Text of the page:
Another dismal season is coming to a close. Disappointment was realized after the third week of the season that this year’s Cincinnati Bengals were not worthy of making the playoffs despite having one of the most feared offenses in the league. And this disappointment is all too familiar to us Bengals fans since Mike Brown has taken over for our beloved Paul Brown. However, at the end of these dismal seasons the Cincinnati Bengals always seem to finish with a late season surge that causes everyone to start thinking that the following season will be the year. You know, the momentum of a strong finish is supposed to carry over into the next season that will make the previous season seem like an aberration. But is that the case? How many times have the Bengals finished strong and then carry the momentum into the following season?
The 1995 season was a year when the Bengals showed dramatic improvement despite losing 9 games. Of those loses, 5 were decided by 3 points. With the production of Jeff Blake and Carl Pickens, and the prospect of Ki-Jana Carter returning from a devastating knee injury for the 1996 season, prognosticators were taking notice. Even the San Diego Tribune predicted the Bengals would win the Central division with a record of 11-5. With the improvement over the 1994 season, momentum from the 1995 season should make for a different 1996 experience.
To start the 1996 season, the Bengals proceed to lose the first two games, but brought back some respectability in week 3 with a win over the Arizona Cardinals. But then Bengals did the usual swan dive losing the next 4, starting the season 1-6, causing Mike Brown to send David Shula packing and replacing him with Bruce Coslett. Then the Bengals caught fire going 7-2 the rest of the way finishing 8-8 for the year. This finish set the table for expectations that would need to be met for the 1997 season. The momentum from this season would surly carry over and send the Bengals back to the playoffs.
The 1997 season started looking like the expectations would be met after a week 1 victory over Arizona. But then things unraveled like a ball of yarn rolling down hill. The Bengals proceed to lose the next 7 games, extinguishing any hopes of breaking the streak of not making the playoffs, a streak that started after the 1991 season. Once the situation of whether they were making the playoffs was settled, the Bengals went on yet another late season surge winning 6 of the final 8 games finishing 8-8. During that streak, the Bengals were able to bring back Boomer Esiason who was instrumental in the surge with a 106.9 passer rating. The hope for the 1998 season was that he would come back for one more year and show everyone that he can still play and carry the Bengals into the playoffs. And yet again, the momentum from this season would surely have an impact on the 1998 season. Surely it would be the Bengals year in 1998.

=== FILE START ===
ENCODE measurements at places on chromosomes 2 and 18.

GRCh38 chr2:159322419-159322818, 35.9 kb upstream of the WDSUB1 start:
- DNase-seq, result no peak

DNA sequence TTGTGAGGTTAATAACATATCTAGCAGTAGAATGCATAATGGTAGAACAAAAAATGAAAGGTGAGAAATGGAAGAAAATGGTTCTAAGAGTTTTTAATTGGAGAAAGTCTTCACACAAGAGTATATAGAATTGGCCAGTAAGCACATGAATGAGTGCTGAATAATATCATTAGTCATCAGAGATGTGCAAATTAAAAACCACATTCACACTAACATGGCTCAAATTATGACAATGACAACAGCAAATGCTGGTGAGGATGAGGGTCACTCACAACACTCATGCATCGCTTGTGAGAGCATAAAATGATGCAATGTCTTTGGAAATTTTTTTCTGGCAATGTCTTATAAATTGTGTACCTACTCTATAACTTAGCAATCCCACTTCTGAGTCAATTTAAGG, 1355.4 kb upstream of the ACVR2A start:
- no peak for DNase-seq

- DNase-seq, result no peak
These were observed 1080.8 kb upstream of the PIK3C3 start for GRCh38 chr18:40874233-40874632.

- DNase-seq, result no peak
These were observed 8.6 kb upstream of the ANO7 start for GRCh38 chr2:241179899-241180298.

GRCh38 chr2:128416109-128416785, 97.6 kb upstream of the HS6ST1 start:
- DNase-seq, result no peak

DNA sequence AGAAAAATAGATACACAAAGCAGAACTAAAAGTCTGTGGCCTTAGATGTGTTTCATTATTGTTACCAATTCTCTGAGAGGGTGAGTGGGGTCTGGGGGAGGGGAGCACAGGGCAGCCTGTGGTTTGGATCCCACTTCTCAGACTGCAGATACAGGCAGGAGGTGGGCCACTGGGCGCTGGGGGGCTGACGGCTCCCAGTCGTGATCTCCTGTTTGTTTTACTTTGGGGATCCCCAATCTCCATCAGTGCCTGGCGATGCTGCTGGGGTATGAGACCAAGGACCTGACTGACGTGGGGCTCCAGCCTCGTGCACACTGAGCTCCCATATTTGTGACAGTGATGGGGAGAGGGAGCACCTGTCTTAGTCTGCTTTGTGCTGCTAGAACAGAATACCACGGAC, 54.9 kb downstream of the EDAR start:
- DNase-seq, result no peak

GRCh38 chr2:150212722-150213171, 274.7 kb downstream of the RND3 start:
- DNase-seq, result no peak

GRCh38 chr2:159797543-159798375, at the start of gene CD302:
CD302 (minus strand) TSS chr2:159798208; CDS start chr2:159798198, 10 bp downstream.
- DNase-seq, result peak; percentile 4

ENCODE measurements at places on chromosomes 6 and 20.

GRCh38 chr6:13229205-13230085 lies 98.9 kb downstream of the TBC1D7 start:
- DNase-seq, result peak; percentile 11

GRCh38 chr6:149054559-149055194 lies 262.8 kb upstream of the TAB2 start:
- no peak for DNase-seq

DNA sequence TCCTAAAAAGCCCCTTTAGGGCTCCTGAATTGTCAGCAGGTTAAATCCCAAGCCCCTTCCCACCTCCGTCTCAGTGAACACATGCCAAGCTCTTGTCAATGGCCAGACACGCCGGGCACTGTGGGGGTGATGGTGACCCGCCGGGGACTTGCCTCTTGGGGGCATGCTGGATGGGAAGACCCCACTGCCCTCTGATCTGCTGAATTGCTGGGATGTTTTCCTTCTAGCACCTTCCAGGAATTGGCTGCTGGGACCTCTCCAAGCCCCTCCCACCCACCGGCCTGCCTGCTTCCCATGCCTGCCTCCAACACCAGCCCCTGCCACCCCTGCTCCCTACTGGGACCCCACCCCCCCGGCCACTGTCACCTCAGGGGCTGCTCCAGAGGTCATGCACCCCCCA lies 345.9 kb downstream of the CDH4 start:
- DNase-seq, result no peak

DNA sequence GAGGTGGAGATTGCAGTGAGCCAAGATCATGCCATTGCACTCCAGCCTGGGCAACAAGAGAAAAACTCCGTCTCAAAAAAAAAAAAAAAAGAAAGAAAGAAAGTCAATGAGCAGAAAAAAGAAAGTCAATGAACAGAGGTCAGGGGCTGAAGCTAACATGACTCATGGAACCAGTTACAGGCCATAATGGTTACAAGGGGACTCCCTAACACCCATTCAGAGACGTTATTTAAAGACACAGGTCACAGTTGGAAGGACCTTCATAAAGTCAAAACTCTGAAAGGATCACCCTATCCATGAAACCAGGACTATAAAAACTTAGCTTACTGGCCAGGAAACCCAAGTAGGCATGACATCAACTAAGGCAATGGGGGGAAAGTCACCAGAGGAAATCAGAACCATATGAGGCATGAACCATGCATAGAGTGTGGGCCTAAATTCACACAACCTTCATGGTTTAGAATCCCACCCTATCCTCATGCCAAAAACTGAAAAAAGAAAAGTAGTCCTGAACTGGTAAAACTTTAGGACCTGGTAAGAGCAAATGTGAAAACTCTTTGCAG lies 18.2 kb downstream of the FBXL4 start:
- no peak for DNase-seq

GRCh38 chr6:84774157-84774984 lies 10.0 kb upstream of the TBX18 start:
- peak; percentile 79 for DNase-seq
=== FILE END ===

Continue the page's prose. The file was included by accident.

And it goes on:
With the retirement of Boomer, the Bengals needed a QB to take over a team capable of making the playoffs. With Carl Pickens and Corry Dillon as part of the offense and the momentum from the late season surge from the previous season, there was no way the Bengals would not be a part of the playoffs. To fill Boomers shoes, the Bengals brought in Neil O’Donnell, who performed admirably, but was unable to overcome a defense that quickly became one of the league worst. Whatever momentum built up from the late season surge in 1997, was lost when Boomer retired. The Bengals sniffed only 3 victories that season.
So the pattern has been set. When the Bengals have a late season surge, the following season should not be expected to any better than the previous. But there is an exception to this pattern. In Marvin Lewis’s second season, the Bengals started as expected with only 3 wins in the first 8 games. But the Bengals had another late season surge as they went 5-3 the next 8 games to finish the 2004 season 8-8. So did the momentum carry over to 2005? One could say yes as the Bengals finally quenched the playoff drought by winning the division for the first time since 1991. Unfortunately the playoff run was short lived with a first round loss to the dreaded Pittsburgh Steelers.
Now the pattern of missed expectations after a strong late season surge is once again apparent. Last season, after the Bengals struggled to win 2 of their first 8 games, they proceed to win 5 of the next eight finishing the season 7-9. However, the level of expectations for this season was not the same as last year due to a defense that finished the season near the bottom. Would the momentum from last season carry over and help the Bengals to win more than expected? With the invasion of the injury bug again, momentum from last season never had a chance to infect this year’s team resulting in the Bengals to be unofficially eliminated from the playoffs after losing their first 3 games. No NFL team has ever started 0-3 and made the playoffs.
Marvin Lewis has promised that the team will win the final three games of this season. And so far, that promise has been kept with the victory over the Washington Redskins. And the possibility exists that the promise will not be broken as the Cleveland Browns are now on their third QB for the season in Ken Dorsey, and the Kansas City Chefs, I mean Chiefs, continue to find ways to lose games. But will the momentum from this late season surge translate into more victories for next season? Based on the history of the past 20 years, don’t carry high level of expectations because you will then be pleasantly surprised if the Bengals surpass them.